They’re small, but they aren’t dainty. They’re not exactly pretty. And they definitely stink.
The javelina is the New World answer to the pig. And it’s one of the distinctive creatures of the American Southwest.
Rugged, wary but sociable with its own kind, the javelina is a true West Texas native.
Javelinas aren’t pigs – they’re peccaries. Distant relatives of Old World hogs and boars, and of hippos, peccaries evolved in the Americas. They’re a distinct family of hoofed mammals.
Edna Flores is a ranger at Guadalupe Mountains National Park. Visitors often report baffling encounters with wild, piglike creatures. It’s part of Flores’ job to set them straight.
“A lot of times people say, ‘I’ve seen a wild pig! I’ve seen a wild pig!’” Flores said. “It does have the same snout, the same disc on its nose made out of cartilage, but if you’re paying attention, you can see that they’re not domesticated pigs.”
Feral hogs have made their way to West Texas. But javelinas are clearly different. While both walk on their two front toes, pigs have four toes and javelinas have three. A pig’s tails is long and hairy – the javelina’s tiny tail can barely be distinguished from its rump.
And javelinas are small and lean – standing 2 feet high, and rarely weighing more than 60 pounds.
Peccaries originated in South and Central America. The species that’s found in the U.S. – from the southern Llano Estacado and Trans-Pecos to the Arizona borderlands – is called the collared peccary.
“The collared peccary, like its name, does have a collar around its neck,” Flores said. “It’s a white collar. It’s not subtle – it’s very obvious to the eye.”
If there’s one feature of the javelina that’s most likely to give a person pause, it’s the tusk. Here, too, the peccary is distinct from the pig.
“If you look at a wild hog or boar, their teeth will actually curl into their head,” Flores said, “whereas javelinas, they’ll usually just go straight up.”
Javelinas are herd animals. Herd sizes can range from 8 to 25. In West Texas, they typically number 10 to 15 members. The herd huddles together for warmth in cold weather. And – there’s safety in numbers.
They’ve been called “musk hogs” and “skunk pigs.” Javelinas have scent glands behind their necks and above their noses. It’s an arresting and unmistakable odor, and it’s critical to the animal’s survival and sociability.
When threatened, javelinas emit a musky blast. Like a skunk’s spray, the musk can persuade a potential predator – a coyote, mountain lion or bobcat – to seek its meal elsewhere.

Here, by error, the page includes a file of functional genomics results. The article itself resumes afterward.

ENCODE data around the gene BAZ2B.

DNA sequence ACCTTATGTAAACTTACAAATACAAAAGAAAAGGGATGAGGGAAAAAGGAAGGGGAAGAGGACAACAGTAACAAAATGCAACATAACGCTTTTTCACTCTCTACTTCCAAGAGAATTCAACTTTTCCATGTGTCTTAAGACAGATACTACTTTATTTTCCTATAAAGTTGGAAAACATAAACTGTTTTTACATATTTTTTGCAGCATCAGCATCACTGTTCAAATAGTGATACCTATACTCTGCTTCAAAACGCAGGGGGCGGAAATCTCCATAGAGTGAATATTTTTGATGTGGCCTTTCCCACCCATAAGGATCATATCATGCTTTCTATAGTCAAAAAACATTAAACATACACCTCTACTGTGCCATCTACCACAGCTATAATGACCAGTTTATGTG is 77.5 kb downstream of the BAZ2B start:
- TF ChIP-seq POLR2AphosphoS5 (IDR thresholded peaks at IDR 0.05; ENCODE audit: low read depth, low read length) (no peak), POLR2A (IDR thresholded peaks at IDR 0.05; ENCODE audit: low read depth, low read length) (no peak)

Javelinas also use musk to mark and identify their young, called “reds,” because of the color of their fur. And musk is used to mark herd territories, which can range from 70 to 700 acres.
Javelinas generally feed in the day, and shelter in a cave, beneath a rock overhang or in brushy draw at night. They’re omnivores. They use their tusks to root for tubers. And while plants are the mainstay, javelinas will also dine on grubs, lizards and small rodents. They’re undeterred by thorny vegetation.
“They usually consume a large amount of prickly pear,” Flores said, “which explains why when you hike along some of the trails that are close to the water, you’ll see a big chunk taken out of a prickly pear. Once the prickly pear put out their fruit in the summer, those tunas, that’s a lot of their diet during the summer months.”
Like many desert dwellers, javelinas can get much of the water they need from the plants they eat. But they do like to drink, and arroyos and riparian areas are favored habitats.
Flores says that the most common question about javelinas is whether they’re dangerous. Larger peccary species have attacked humans in Latin America, and, in West Texas, javelinas have scrapped with pets. But javelinas pose almost no risk to humans. Faced with a person, javelinas will generally flee. And don’t be deceived by their squat legs – they can reach speeds of more than 20 miles per hour.
Javelina stuffed animals are a best seller at the Guadalupe park’s gift shop, Flores said. Javelinas may be short on elegance and grace, but their quirky charisma exerts an effect. For many, they’re a borderlands icon.
Nature Notes is underwritten by the Dixon Water Foundation and is produced by Marfa Public Radio in cooperation with the Sibley Nature Center. This episode was written by Andrew Stuart.